Faversham Society talk: VIC 56 – A steamship’s journey 7.30pm 25th March at the Fleur Hall

VIC56. Picture source: https://www.geograph.org.uk/more.php?id=5531907

VIC56 is an 85 foot steamship constructed in 1945 as part of the wartime shipbuilding programme, and now preserved in working order by a small group of volunteers.

She is technically a steam coasting lighter or a ‘puffer‘and is one of 98 victualling inshore craft built to the orders of the Ministry of War Transport between 1941 and 1945, as part of the enormous Government wartime ship-building programme.

VIC 56 was one of two puffers built by Pollocks of Faversham.

Henry Cleary, the owner of VIC56, will be coming to speak about the boat at a Faversham Society open evening. With efforts going on to create a Heritage Harbour here in Faversham, now is a good time to consider whether VIC56 should come home to Faversham.

The Faversham Creek Trust is a member of the Heritage Harbour Group and the Bridge Steering Group and is working to regenerate Faversham’s Maritime Heritage.

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Windermere Jetty Museum of Boats, Steam and Stories to open 23rd March

The Lake District’s swish new £20m Windermere Jetty Museum of Boats, Steam and Stories will open its doors on 23 March.

I keep thinking what a fabulous place it will be for those lucky enough to work there!

The new museum is on the site of the former Windermere Steamboat Museum, which was founded in 1977 by George Pattinson, a steam enthusiast who amassed the unique collection of boats which are all associated with Windermere.

The new museum will have an open-access conservation workshop where visitors will see the team of skilled conservation boat builders conserve and restore vessels using traditional boat building skills. There will also be training, apprentice and volunteer programmes.

The museum will tell the stories of the boats, who built and owned them and how they were used on Windermere. The museum will open with five themed displays: Just Visiting, Life of Luxury, War & Innovation, Spirit of Adventure and Speed. Each will tell unique stories of the people whose lives are linked to the collection, such as steel magnate Henry Schneider who used his yacht TSSY Esperance (1869), to commute to work. These stories will tell visitors about the craft and history of boat building on Windermere and the fascinating and eventful personal stories behind the collection.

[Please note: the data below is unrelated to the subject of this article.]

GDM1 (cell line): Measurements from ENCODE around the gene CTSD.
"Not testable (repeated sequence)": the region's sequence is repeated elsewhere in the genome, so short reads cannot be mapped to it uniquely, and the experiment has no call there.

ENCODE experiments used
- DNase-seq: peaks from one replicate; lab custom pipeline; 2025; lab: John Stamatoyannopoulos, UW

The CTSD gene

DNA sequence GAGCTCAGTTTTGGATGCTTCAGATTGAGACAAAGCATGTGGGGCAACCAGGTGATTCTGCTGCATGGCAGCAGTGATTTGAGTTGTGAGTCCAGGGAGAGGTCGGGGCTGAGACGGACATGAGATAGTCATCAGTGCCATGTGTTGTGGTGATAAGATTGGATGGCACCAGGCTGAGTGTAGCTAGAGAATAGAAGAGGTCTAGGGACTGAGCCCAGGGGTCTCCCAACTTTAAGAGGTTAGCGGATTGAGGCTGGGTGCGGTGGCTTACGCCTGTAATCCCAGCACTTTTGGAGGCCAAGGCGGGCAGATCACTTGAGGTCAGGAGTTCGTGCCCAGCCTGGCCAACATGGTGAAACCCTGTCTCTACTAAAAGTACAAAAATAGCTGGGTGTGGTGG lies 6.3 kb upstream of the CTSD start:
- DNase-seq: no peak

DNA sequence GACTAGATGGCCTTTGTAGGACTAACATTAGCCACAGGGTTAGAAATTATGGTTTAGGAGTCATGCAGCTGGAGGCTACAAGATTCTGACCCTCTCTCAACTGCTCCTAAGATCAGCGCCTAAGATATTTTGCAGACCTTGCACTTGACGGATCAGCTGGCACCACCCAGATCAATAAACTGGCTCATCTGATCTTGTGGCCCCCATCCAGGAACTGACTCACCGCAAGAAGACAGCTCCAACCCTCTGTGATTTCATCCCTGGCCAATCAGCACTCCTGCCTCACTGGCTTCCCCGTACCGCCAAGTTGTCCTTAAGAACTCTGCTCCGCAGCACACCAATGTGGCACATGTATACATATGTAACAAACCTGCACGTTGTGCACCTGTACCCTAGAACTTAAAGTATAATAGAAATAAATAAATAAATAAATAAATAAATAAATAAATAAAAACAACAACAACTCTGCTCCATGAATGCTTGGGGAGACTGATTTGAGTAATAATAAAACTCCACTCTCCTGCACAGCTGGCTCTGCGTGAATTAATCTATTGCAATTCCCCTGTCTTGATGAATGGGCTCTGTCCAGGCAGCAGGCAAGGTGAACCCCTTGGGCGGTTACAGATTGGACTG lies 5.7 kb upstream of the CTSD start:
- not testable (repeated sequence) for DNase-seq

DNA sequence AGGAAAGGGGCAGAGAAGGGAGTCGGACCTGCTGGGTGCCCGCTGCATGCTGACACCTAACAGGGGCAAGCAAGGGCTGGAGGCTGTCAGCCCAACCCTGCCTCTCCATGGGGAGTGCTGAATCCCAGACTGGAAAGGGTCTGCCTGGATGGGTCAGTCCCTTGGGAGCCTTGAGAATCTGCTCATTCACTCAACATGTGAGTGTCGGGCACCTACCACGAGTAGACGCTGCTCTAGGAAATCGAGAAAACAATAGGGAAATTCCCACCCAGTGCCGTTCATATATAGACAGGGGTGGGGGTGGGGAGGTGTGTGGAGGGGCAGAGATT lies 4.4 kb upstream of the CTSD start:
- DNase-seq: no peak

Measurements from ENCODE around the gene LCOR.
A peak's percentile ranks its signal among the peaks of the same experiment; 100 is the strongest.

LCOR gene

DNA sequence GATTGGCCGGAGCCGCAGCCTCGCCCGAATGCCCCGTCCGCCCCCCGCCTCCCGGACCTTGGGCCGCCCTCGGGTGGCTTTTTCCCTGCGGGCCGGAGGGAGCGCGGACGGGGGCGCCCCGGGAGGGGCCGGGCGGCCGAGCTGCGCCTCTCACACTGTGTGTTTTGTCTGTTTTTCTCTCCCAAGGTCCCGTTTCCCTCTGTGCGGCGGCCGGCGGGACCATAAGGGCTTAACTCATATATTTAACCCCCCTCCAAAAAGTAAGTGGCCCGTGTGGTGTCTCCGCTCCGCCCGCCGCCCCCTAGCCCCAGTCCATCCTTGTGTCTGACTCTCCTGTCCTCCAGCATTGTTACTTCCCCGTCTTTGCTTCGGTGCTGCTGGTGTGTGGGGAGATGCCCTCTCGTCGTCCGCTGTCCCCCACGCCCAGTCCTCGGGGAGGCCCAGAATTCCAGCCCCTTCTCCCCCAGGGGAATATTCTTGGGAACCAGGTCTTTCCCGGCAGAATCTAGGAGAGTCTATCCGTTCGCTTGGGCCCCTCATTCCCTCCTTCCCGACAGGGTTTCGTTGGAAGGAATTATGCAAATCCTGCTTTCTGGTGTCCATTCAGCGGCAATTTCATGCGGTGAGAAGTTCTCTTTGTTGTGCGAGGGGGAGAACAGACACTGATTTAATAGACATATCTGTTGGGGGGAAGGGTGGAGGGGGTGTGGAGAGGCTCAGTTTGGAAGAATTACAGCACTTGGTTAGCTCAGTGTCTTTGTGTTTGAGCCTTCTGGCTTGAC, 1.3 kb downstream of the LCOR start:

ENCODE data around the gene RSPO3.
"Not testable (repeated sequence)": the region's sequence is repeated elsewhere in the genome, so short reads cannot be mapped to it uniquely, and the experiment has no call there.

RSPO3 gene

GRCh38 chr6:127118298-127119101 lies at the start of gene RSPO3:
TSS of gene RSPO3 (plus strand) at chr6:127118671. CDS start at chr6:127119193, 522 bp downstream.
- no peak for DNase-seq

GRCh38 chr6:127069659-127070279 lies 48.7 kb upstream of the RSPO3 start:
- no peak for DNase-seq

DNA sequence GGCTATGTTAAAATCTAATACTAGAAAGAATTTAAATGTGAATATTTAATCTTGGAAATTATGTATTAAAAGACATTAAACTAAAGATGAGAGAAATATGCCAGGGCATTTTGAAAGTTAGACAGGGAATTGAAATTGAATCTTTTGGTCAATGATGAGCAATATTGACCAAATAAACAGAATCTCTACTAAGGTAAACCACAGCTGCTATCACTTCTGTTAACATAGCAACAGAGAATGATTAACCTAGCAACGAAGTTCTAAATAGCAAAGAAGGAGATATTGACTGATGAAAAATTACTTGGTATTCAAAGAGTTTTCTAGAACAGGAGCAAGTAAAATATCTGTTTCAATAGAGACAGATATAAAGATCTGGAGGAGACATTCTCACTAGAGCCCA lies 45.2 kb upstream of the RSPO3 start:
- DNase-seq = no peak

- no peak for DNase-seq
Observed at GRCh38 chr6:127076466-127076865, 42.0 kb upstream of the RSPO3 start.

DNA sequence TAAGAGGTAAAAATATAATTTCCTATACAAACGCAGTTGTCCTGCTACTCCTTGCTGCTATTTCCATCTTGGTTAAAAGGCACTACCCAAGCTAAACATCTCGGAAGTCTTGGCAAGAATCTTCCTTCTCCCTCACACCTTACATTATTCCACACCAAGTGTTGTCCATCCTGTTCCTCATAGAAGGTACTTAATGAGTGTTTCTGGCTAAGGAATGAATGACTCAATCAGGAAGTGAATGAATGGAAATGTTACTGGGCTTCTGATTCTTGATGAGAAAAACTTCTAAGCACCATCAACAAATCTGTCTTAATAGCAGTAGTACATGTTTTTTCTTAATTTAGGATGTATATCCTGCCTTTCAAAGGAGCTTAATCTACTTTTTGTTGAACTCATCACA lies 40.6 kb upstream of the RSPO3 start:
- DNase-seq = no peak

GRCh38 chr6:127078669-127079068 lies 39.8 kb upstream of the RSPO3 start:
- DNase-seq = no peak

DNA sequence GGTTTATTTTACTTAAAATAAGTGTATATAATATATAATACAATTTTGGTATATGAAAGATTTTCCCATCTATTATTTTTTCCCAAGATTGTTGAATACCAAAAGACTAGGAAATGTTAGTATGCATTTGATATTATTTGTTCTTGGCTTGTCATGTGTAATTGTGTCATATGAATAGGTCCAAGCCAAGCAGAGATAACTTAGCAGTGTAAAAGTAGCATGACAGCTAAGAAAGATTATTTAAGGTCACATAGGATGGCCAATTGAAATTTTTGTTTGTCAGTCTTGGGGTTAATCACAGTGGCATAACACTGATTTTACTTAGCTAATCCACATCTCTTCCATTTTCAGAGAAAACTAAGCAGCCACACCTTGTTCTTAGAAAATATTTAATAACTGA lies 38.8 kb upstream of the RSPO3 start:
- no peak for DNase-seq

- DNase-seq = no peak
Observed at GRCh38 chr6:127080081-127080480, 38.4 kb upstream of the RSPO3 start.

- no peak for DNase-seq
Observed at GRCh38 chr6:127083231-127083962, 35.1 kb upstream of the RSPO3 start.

Key highlights of the museum’s collection include:

  • 11 vessels listed by National Historic Ships as nationally important
  • 10 classic Windermere steam launches (1890s / 1900s)
  • rare early yacht, Margaret (1780)
  • SL Dolly (1850), thought to be the oldest mechanically
  • powered boat in the world
  • Beatrix Potter’s tarn boat, which she used to sketch in on Moss Eccles Tarn
  • pioneering motor, speedboats and hydroplanes used on the lake from 1898 – 1980
  • Canfly (1922), powered by a seven-litre Rolls Royce aero engine
  • two fully-restored boats on the lake, one of which visitors
    will be able to sail on when the museum opens

Classic Boat Awards: time to vote!

It’s time once again to vote in the Classic Boat magazine’s annual Awards, a time of high excitement for both owners of shortlisted boats and for those who work on them – who of course may often be the same people.

This year the West Wales Maritime Heritage Society at the historic Hancock’s Boatyard in Pembroke Dock have got in touch to ask me to draw attention to their Tenby lugger named Heritage. In Victorian times these boats were common in the area, but Heritage is now the only working example. Go to the traditional new build category to vote for her.

While there, check out Alasdair Grant’s 18ft half-decked fishing boat
Eilean Geisgeir; he’s building a few of these and this one is reinforced so that it can be kept on a beach.

Meanwhile Fortuna II has been nominated and shortlisted for an award in the restored power vessel over 40ft category. Charlie Hussey has been doing the work and Fortuna II is looking gorgeous, from what I can see.